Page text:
We must be clear that nothing in the search for the truth entails that we recede in any way from the surety that we have with us, now as ever, the standards for judging evil ends to be truly evil.   
The parallel to vital conflict cases is clear: do not too quickly assume that death is inevitable. Do not too quickly assume that active rather than passive harm needs to be inflicted, even as a side effect.
The plight of the Palestinians is indeed a tragic one. Peace with their stronger neighbor will not come easily to them. Only a cessation of terrorism, of attacks on civilians, and of demonization of the Jewish people will enable them to make any substantial progress. Sad to say, the first steps may have to be taken by the Western elites who have learned to make anti-Semitism fashionable again, and have a great deal of unlearning to do. 
Conservative political action can, in fact, be a bulwark of counterrevolution. This is why Whittaker Chambers was a “conservative of the heart,” even if he did not consider himself a “conservative of the head.” In the final analysis, he was a witness to the permanent things.
Although one might find oneself disagreeing with Smith, as I have on occasion, one will be better for it. And I can say that with a clear conscience.  
Ultimately, the defeat of these terrorist groups is the primary ethical imperative. This will benefit not only Israel but also the Gazan civilians who suffer longer under their terrorist leaders and the continuous warfare that they breed. There is a moral cost to not acting decisively, and a strategic cost to forgetting the moral justification for killing in war.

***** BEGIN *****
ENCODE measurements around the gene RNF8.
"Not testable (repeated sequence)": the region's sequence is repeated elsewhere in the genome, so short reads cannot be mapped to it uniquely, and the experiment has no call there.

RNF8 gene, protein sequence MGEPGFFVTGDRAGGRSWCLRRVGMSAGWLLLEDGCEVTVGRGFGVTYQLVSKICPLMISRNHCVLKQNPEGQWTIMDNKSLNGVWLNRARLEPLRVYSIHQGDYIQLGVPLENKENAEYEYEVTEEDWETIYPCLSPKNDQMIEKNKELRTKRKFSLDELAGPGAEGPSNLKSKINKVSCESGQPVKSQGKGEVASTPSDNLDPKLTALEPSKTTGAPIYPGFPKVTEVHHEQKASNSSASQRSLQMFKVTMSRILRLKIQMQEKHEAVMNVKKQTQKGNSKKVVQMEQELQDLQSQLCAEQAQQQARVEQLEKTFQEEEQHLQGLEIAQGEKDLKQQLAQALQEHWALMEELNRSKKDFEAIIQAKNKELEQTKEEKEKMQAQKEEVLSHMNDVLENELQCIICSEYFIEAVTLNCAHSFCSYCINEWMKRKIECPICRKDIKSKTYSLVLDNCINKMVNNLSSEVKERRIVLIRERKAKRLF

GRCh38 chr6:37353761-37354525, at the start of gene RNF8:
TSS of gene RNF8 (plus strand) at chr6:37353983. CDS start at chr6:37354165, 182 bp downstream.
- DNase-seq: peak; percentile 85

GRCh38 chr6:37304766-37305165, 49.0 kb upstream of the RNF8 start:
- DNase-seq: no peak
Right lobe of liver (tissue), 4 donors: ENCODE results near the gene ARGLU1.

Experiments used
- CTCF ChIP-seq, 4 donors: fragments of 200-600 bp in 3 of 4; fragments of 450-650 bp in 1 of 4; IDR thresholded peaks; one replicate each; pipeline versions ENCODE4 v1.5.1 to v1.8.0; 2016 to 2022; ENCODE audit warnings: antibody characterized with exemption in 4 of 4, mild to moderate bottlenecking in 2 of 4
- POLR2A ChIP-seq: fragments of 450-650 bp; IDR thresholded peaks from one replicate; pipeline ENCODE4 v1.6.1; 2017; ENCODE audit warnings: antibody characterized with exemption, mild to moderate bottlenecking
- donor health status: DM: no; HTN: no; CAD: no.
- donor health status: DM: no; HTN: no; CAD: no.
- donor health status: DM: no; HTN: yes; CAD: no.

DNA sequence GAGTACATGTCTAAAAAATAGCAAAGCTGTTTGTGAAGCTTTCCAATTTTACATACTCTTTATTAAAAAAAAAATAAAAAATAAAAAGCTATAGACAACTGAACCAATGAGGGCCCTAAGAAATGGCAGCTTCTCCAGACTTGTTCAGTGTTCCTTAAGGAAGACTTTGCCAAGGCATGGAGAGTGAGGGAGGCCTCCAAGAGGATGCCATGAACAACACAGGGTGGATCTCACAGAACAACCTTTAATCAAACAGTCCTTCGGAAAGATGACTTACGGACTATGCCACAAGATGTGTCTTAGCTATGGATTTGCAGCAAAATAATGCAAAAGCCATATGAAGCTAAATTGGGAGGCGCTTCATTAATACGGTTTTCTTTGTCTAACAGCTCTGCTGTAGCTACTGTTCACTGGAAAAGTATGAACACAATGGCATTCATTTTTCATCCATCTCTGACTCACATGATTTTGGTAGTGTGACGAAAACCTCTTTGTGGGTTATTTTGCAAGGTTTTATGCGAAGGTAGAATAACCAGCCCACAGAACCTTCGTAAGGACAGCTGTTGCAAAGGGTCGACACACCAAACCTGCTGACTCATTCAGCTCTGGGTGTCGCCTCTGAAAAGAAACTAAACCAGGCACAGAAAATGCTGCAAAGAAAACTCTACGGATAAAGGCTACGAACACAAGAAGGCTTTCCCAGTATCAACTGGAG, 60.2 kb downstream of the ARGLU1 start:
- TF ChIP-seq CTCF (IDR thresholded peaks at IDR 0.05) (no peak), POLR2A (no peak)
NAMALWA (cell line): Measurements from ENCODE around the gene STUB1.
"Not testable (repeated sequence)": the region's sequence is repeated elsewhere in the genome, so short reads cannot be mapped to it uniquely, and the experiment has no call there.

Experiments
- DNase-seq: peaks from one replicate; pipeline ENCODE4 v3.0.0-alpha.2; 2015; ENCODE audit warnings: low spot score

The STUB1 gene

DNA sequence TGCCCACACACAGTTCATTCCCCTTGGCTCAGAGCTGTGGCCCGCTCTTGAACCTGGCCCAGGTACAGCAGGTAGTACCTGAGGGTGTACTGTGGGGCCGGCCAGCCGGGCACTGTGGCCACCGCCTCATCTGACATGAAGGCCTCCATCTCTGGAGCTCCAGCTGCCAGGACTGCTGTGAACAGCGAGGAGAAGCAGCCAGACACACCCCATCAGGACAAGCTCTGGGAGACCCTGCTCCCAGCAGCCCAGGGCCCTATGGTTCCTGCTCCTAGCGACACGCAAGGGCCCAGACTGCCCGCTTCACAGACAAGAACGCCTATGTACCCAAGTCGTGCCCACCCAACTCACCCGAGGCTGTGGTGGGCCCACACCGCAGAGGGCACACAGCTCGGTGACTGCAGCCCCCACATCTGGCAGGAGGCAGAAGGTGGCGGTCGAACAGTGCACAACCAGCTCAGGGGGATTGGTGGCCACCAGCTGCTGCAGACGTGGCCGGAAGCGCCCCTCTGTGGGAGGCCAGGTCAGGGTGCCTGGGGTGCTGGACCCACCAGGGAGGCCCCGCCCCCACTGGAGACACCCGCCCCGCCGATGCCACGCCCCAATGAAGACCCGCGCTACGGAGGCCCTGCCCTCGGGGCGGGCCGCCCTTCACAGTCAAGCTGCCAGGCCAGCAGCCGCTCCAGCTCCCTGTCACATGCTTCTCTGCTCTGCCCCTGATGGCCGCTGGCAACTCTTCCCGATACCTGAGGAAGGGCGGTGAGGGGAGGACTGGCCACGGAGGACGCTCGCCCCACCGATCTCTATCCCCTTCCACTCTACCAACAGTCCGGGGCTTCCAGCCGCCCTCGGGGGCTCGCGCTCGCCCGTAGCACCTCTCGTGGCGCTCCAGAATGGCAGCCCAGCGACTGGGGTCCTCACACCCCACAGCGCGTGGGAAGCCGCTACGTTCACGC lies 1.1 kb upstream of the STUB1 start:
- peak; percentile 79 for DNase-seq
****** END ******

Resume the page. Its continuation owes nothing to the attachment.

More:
Religion is a basic good for all human beings everywhere, therefore religious freedom is a universal human right. It is neither unfair nor parochial, but a requirement of justice.
A major problem is that in these dangerous times, without strength there will be no lasting peace.
If we were to adopt Yoram’s call for censorship in areas where I am calling for freedom of speech, I invite him—and you, gentle reader—to consider the following question: Would the result be anything other than the further entrenchment of current campus orthodoxies, and the further weakening of protection for dissent and dissenters?
Location is simply one more of those many factors that make no difference where the most foundational moral principles are concerned. The human embryo is a human being, whether in utero, undergoing cell division in vitro, or temporarily (or permanently) in frozen stasis in a “nursery,” as the Alabama Supreme Court tellingly, but somewhat ironically, calls it.
If you want to boil this essay down into one question for the soft integralist, it is this: You say you don’t want integralism now, but if not now, when? Answering that question is harder than you think.
If local politicians expect to be reelected, they have to focus on solving problems that are immediately relevant to their communities and the real people who live in them.
Alicea repeats often and correctly the age-old insight that responsibility to care for the common good belongs to each member of the political community. But an equal sharing of authority does not follow from that shared responsibility, and no account of the Constitution’s moral authority will succeed if it presumes otherwise.